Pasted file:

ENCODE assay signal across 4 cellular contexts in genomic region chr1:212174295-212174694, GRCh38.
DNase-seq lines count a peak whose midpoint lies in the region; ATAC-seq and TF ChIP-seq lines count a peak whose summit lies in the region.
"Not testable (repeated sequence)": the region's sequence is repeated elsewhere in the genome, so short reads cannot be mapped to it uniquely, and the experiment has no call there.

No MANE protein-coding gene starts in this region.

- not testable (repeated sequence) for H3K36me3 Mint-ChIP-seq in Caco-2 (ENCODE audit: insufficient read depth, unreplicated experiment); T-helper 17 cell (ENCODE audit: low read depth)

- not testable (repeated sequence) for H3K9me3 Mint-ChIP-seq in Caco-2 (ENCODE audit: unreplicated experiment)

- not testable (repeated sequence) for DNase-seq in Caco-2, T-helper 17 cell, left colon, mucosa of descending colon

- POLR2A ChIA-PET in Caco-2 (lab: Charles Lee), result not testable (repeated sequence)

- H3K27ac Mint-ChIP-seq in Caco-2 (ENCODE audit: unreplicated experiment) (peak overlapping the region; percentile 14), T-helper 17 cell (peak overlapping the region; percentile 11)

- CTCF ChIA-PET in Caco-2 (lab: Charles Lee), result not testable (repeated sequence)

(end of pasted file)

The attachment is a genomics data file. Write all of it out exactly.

ENCODE assay signal across 4 cellular contexts in genomic region chr1:212174295-212174694, GRCh38.
DNase-seq lines count a peak whose midpoint lies in the region; ATAC-seq and TF ChIP-seq lines count a peak whose summit lies in the region.
"Not testable (repeated sequence)": the region's sequence is repeated elsewhere in the genome, so short reads cannot be mapped to it uniquely, and the experiment has no call there.

No MANE protein-coding gene starts in this region.

- not testable (repeated sequence) for H3K36me3 Mint-ChIP-seq in Caco-2 (ENCODE audit: insufficient read depth, unreplicated experiment); T-helper 17 cell (ENCODE audit: low read depth)

- not testable (repeated sequence) for H3K9me3 Mint-ChIP-seq in Caco-2 (ENCODE audit: unreplicated experiment)

- not testable (repeated sequence) for DNase-seq in Caco-2, T-helper 17 cell, left colon, mucosa of descending colon

- POLR2A ChIA-PET in Caco-2 (lab: Charles Lee), result not testable (repeated sequence)

- H3K27ac Mint-ChIP-seq in Caco-2 (ENCODE audit: unreplicated experiment) (peak overlapping the region; percentile 14), T-helper 17 cell (peak overlapping the region; percentile 11)

- CTCF ChIA-PET in Caco-2 (lab: Charles Lee), result not testable (repeated sequence)